After a two-year investigation, Neoconservative Pentagon policy analyst Larry Franklin (in photo on right, with Douglas Feith, left) was charged yesterday with making unauthorized disclosures to a foreign official and to members of the news media, according to the Los Angeles Times today.
This story presents us with many questions, including what allegedly may have motivated Franklin to share US secrets with Israel – and how the dots may connect from this investigation to other better known neocons, including Richard Perle, Paul Wolfowitz, Douglas Feith and even Vice President Dick Cheney.
Franklin, described as a “pro-Israel Pentagon official,” is rumored to have given unauthorized information about US plans regarding Iraq and Iran to officials from the lobbying group, the American Israel Public Affairs Committee (AIPAC). Last month, two AIPAC officials who were reportedly involved in the matter were fired. Steve Rosen was the group’s director for foreign policy issues. Keith Weissman was Rosen’s deputy and a specialist on Iran.
Any casual observer of the Bush Administration might wonder how a government investigation that involved Administration officials could proceed without interference from above. Not surprisingly, the charges against Franklin cover “who, what and when” but avoid mentioning motive, which is an essential element of any criminal case:
The complaint against Franklin does not allege that he engaged in espionage or that he directly shared secrets with Israel. Lawyers for Franklin and for the two lobbyists that allegedly received the classified information issued vigorous denials. And the complaint does not ascribe a motive to Franklin’s disclosures, or identify Israel as an ultimate beneficiary.
Juan Cole at Informed Comment has been following the story, and has this on Franklin’s possible motives:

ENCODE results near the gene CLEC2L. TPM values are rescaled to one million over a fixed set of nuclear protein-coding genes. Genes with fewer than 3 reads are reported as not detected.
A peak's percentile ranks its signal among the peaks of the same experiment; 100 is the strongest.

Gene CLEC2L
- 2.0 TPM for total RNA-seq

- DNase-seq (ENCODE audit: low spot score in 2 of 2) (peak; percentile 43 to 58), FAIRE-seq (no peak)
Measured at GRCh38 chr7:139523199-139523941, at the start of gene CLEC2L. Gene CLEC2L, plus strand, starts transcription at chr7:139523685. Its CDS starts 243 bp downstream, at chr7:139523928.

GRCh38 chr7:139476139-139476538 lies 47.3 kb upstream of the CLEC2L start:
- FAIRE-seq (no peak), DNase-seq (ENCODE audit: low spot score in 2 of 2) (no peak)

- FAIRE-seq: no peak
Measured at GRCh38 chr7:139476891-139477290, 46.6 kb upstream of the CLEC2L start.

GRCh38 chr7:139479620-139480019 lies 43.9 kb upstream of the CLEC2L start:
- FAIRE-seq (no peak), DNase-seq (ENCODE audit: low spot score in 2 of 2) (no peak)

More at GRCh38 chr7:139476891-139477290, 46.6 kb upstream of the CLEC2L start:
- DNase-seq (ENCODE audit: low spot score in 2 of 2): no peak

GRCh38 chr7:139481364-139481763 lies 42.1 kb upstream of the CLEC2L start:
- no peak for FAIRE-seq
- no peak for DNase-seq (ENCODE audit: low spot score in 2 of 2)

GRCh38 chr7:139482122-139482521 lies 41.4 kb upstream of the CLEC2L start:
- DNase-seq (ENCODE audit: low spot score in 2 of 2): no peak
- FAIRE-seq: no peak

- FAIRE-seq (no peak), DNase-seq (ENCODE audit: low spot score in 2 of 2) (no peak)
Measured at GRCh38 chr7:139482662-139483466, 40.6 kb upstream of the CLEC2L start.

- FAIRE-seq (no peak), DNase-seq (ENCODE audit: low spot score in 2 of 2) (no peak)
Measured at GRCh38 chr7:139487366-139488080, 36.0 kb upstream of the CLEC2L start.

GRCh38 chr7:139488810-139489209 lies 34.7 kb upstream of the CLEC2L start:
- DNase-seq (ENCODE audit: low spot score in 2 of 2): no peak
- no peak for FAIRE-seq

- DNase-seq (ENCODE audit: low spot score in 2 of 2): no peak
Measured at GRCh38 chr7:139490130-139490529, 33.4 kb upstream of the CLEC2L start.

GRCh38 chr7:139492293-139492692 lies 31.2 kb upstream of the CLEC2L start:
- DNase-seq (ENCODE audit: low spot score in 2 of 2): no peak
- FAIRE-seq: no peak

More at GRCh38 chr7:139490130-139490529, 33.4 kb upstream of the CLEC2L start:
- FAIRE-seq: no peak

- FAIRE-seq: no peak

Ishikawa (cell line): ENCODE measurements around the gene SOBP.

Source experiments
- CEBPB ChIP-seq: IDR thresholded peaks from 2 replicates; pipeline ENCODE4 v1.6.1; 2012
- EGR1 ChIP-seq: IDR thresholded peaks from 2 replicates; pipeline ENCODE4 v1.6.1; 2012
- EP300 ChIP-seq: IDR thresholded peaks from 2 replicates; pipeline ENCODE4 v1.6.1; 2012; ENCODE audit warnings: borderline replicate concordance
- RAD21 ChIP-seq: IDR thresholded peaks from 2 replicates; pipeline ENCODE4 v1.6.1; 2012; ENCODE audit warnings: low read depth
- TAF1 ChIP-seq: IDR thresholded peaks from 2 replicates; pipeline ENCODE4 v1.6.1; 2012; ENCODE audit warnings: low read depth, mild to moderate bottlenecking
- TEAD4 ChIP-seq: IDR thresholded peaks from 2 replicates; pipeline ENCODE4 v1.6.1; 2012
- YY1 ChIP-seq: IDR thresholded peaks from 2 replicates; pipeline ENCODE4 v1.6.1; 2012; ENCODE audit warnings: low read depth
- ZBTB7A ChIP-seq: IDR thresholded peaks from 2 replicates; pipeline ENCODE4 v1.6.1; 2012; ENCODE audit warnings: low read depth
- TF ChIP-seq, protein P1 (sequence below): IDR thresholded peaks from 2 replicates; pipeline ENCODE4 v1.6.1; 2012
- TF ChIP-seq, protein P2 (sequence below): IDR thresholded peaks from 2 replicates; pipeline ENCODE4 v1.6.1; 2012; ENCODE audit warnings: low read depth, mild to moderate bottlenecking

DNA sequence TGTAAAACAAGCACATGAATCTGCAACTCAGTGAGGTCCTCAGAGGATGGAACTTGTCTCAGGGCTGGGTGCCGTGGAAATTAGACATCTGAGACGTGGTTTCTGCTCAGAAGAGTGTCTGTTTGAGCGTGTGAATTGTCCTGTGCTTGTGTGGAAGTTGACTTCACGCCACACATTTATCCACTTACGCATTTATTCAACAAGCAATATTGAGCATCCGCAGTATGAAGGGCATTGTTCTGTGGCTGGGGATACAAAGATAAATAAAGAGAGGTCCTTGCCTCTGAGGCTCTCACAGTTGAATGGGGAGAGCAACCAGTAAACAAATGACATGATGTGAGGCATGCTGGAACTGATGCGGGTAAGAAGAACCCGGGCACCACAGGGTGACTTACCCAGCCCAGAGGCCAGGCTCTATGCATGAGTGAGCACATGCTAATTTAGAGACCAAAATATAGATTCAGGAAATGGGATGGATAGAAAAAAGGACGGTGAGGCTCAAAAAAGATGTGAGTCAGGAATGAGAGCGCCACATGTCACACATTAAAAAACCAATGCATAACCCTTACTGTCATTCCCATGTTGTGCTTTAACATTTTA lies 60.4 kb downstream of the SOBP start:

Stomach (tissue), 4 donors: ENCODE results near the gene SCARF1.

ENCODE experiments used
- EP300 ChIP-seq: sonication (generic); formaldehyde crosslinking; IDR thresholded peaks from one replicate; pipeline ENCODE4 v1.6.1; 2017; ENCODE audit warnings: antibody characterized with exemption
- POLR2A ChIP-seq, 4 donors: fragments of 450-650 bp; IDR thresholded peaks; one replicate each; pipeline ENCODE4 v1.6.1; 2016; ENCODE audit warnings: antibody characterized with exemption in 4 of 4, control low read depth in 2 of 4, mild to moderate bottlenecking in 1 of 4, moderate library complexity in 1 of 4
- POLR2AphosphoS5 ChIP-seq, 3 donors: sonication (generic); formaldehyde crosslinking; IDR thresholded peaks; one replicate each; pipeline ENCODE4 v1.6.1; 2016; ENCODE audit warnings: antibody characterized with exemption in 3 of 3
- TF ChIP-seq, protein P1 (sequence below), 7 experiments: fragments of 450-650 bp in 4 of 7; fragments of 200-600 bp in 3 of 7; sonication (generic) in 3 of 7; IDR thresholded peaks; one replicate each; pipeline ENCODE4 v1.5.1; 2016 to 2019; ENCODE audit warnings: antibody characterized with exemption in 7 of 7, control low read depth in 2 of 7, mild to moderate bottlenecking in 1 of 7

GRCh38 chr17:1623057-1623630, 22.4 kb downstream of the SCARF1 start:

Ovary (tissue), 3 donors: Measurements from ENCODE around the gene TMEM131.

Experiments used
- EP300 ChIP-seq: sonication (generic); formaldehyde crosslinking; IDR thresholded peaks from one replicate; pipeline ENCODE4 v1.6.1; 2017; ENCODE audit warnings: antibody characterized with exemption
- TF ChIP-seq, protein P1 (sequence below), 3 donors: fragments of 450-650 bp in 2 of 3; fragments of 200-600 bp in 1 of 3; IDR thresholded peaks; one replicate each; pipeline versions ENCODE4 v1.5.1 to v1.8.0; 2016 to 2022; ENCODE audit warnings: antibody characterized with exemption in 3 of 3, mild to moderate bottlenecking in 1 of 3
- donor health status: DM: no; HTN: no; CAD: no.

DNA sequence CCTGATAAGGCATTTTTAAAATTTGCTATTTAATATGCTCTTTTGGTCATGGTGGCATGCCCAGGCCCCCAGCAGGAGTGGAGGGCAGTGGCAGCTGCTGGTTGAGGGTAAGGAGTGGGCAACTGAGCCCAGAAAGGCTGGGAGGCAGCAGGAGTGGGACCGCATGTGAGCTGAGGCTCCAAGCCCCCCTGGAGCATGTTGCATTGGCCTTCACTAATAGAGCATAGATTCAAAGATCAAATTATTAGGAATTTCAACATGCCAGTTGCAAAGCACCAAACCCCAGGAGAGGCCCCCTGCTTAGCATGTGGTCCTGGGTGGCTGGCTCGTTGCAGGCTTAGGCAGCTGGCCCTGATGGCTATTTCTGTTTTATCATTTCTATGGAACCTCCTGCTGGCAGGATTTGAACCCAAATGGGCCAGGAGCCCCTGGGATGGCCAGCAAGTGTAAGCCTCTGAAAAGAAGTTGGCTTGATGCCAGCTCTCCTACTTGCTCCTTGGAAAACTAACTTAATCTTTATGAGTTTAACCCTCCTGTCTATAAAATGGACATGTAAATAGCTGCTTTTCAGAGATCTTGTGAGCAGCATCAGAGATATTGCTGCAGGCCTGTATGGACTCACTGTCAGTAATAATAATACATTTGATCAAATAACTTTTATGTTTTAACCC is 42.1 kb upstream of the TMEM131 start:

Franklin was implicated last summer, but it has taken nearly a year to arrest him. In the meantime, he was, amazingly enough, still working at the Department of Defense on Persian Gulf security issues. (I know this for a fact).
Franklin was on the Iran desk of the Near East and South Asia department of the Pentagon, and was the “go-to” man for Iran issues for [former] Undersecretary of Defense Douglas Feith and [former] Deputy Secretary of Defense Paul Wolfowitz. His tight connection to the Neoconservatives has been played down in subsequent reporting, depicting him as a low-level employee and a rogue operating on his own. [Feith and Wolfowitz both resigned this year. Feith resigned for “personal and family reasons.” Wolfowitz now heads the World Bank. ]
[Franklin] apparently was concerned that Iran would fund anti-American militias in Iraq to attack US troops, but could not get his ideas taken seriously, and was seeking support from AIPAC and Israel. In fact…some Iranian money may have come to [Iraqi militias] in Basra, but Iranians spread money around to lots of groups in Iraq. Without further details, it is hard to know what Franklin was up to, but he was probably trying to provoke hostilities with Iran by blaming Tehran for Iraqi Shiite militancy.
[Larry Franklin is] an important person in Feith’s operation — which isn’t surprising really since he’s an analyst on a topic — Iran — at the center of Feith’s concerns. And Iran policy is already a dicey matter since this is the same shop that used to be the main locus of Chalabism in the governmnet. And of course [Ahmed] Chalabi later ended up to have been feeding US intelligence to the Iranians.
Feith’s operation has been at the center of a number of bizarre intelligence snafus and embarrassments — at least two of which have now spawned criminal investigations. One of the more memorable ones was being in charge of post-war planning for Iraq, which didn’t pan out that well. Feith’s office is also closely tied to Vice President Cheney’s office, which is the focus of the Plame investigation.
And then in September, Marshall posted this update, based on a story in the Washington Post:
According to the Post, FBI investigators are looking at people in Feith’s office (Harold Rhode), Cheney’s office (David Wurmser) and on the Defense Policy Board (Richard Perle).